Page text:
Members of a study committee appointed earlier this year to investigate growing concerns over Indiana's Department of Child Services wrapped up their work Tuesday, generally calling for more oversight of abuse and neglect reports and of the agency itself.
The policies and costs associated with the panel's final recommendations -- which from here will be written into bills for both the state House and Senate -- will have to be approved by the General Assembly as it begins its work in January.
Key proposals from the group -- which included state senators John Broden, D-South Bend, and Carlin Yoder, R-Goshen -- include these topics.
DCS oversight panel
The proposed oversight committee -- perhaps the study committee's most ambitious change -- would be comprised of 11 voting members, among them legislators from both political parties, representatives from DCS and the Division of Mental Health and Addiction, a provider of children's services and a juvenile or family court judge.
According to the proposal, the oversight committee would review monthly reports from DCS and the state's DCS ombudsman; review contracts; and study how well other policies are working, such as the centralized call center and staff training.
The draft specifically calls for "an independent audit of the department's operations."
A new, 13-member group called the Commission on Improving the Status of Children would take on not only abuse and neglect issues but also examine health, education, poverty and hunger, infant mortality, mental health, domestic violence, and delinquency.
Central call center
One of the most hotly debated issues across the state -- and among study committee members -- has been the effectiveness of DCS' decision to funnel all reports of abuse and neglect through one call center in Indianapolis, which began in 2010.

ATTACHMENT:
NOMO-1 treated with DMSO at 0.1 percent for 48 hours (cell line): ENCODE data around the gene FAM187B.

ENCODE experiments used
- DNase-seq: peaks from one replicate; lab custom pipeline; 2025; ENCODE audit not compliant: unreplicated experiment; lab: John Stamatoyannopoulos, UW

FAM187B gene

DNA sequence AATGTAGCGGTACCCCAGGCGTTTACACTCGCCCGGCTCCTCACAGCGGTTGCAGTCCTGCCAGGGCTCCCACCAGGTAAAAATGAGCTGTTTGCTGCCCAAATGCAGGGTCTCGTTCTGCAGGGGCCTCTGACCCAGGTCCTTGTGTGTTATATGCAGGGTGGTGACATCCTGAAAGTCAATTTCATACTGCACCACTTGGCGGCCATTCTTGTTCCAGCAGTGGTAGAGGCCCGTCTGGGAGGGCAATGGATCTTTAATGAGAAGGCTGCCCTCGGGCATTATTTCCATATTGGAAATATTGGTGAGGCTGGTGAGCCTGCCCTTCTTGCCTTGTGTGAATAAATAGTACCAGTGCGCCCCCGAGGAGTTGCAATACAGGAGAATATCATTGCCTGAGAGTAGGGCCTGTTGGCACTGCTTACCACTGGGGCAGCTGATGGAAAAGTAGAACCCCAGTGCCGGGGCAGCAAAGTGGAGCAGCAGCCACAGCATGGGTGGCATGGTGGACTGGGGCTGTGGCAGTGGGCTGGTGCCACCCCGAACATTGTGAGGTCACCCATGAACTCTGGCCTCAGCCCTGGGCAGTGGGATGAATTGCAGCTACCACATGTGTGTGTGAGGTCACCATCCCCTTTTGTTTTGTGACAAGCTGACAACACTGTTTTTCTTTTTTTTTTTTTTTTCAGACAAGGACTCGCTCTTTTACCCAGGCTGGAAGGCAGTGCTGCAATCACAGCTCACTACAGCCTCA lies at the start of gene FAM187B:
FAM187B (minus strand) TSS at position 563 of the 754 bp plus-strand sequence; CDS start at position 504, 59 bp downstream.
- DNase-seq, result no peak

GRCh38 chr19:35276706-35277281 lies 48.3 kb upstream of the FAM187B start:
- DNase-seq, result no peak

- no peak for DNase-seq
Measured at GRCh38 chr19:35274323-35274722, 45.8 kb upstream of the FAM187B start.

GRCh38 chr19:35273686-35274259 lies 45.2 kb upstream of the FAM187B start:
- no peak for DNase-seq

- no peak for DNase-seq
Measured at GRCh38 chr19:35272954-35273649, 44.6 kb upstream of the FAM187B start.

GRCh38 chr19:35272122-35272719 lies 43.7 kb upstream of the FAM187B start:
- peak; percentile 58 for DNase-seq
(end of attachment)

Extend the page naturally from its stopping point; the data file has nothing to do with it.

DCS has already enacted several initiatives related to the hot line in response to criticisms that too many reports were being screened out without investigation, including from mandatory reporters such as school social workers, police and doctors; that wait times on the phone were too long; and that reaction times were too slow, threatening the safety of children.
Several legislators had called for returning the responsibility to taking such calls to county DCS departments. DCS has argued that centralizing calls from 92 counties has ensured more consistency in how calls are answered and assessed.
The proposal allows the centralized call center to continue to take all calls but for the reports to be dispersed to local offices to decide whether to investigate. The plan also requires all reports from professionals be investigated.
Peg McLeish, deputy chief of staff and press secretary for Senate Democrats, said Broden and Sen. Timothy Lanane "still have some concern over the efficiency of getting reports to the local office and in the hands of investigators as quickly as possible when going through a centralized hot line, given the immediacy in most cases.
"In particular, Senator Lanane has talked about emergency room nurses and doctors who have a very short window of time between making the call and the family walking out of the hospital," McLeish said. "So, this is a case where we hope it will make significant improvements, and our members are prepared to ask for more action if it's not enough."
To help with the additional hot line requirements, legislation was recommended that DCS hire 50 new hot line intake specialists, 10 hot line supervisors, 80 local case managers and 16 supervisors. Based on legislative timetable and rule-making requirements, those changes would likely take place fall 2013 or later.
DCS spokeswoman Stephanie McFarland said Tuesday that DCS is already recruiting 120 new family case managers and 75 supervisors to fill needs across the state related to rising caseloads.
DCS oversight panel proposed
Changes also afoot for central call center, but concerns linger.
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